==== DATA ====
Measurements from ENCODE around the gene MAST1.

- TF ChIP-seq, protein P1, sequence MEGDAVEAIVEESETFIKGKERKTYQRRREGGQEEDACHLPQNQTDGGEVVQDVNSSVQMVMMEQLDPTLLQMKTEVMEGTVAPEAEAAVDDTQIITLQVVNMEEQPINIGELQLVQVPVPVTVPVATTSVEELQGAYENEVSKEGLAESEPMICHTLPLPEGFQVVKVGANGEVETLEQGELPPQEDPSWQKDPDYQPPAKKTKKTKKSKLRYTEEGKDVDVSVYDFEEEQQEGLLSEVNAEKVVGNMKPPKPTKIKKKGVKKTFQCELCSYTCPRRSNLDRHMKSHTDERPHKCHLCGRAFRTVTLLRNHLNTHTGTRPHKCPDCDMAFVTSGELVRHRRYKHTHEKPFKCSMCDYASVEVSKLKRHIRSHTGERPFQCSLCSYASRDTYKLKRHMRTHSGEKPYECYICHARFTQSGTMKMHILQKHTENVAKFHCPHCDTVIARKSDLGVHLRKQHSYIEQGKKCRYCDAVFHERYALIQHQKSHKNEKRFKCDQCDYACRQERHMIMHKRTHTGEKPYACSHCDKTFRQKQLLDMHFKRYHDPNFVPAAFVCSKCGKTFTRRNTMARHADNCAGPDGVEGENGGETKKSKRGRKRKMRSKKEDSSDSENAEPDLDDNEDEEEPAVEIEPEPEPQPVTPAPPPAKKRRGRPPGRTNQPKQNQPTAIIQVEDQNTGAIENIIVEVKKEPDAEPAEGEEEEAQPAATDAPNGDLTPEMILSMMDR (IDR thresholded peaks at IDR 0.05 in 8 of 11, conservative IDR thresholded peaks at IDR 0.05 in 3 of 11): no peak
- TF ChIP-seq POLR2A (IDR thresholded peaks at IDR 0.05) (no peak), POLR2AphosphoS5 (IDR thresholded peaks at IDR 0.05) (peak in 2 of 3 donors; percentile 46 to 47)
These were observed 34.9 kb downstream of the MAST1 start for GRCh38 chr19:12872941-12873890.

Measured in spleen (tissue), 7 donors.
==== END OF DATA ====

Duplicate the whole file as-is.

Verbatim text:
Measurements from ENCODE around the gene MAST1.

- TF ChIP-seq, protein P1, sequence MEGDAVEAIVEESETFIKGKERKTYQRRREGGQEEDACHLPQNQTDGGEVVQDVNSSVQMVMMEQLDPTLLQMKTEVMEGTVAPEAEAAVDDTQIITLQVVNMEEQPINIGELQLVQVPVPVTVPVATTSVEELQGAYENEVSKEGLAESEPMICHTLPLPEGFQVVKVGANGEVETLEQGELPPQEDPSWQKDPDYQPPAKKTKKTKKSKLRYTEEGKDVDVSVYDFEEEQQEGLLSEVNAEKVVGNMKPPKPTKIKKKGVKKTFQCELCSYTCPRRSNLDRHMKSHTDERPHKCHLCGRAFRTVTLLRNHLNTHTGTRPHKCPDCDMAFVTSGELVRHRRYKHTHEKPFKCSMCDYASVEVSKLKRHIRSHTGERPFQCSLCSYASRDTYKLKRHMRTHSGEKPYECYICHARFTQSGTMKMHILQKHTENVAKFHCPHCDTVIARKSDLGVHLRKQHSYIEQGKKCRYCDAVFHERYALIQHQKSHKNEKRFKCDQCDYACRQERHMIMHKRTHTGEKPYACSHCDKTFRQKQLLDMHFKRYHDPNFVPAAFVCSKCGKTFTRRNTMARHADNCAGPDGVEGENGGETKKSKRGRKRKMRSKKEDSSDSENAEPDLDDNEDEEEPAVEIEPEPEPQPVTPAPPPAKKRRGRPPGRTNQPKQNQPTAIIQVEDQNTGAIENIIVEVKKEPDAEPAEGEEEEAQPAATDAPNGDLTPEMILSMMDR (IDR thresholded peaks at IDR 0.05 in 8 of 11, conservative IDR thresholded peaks at IDR 0.05 in 3 of 11): no peak
- TF ChIP-seq POLR2A (IDR thresholded peaks at IDR 0.05) (no peak), POLR2AphosphoS5 (IDR thresholded peaks at IDR 0.05) (peak in 2 of 3 donors; percentile 46 to 47)
These were observed 34.9 kb downstream of the MAST1 start for GRCh38 chr19:12872941-12873890.

Measured in spleen (tissue), 7 donors.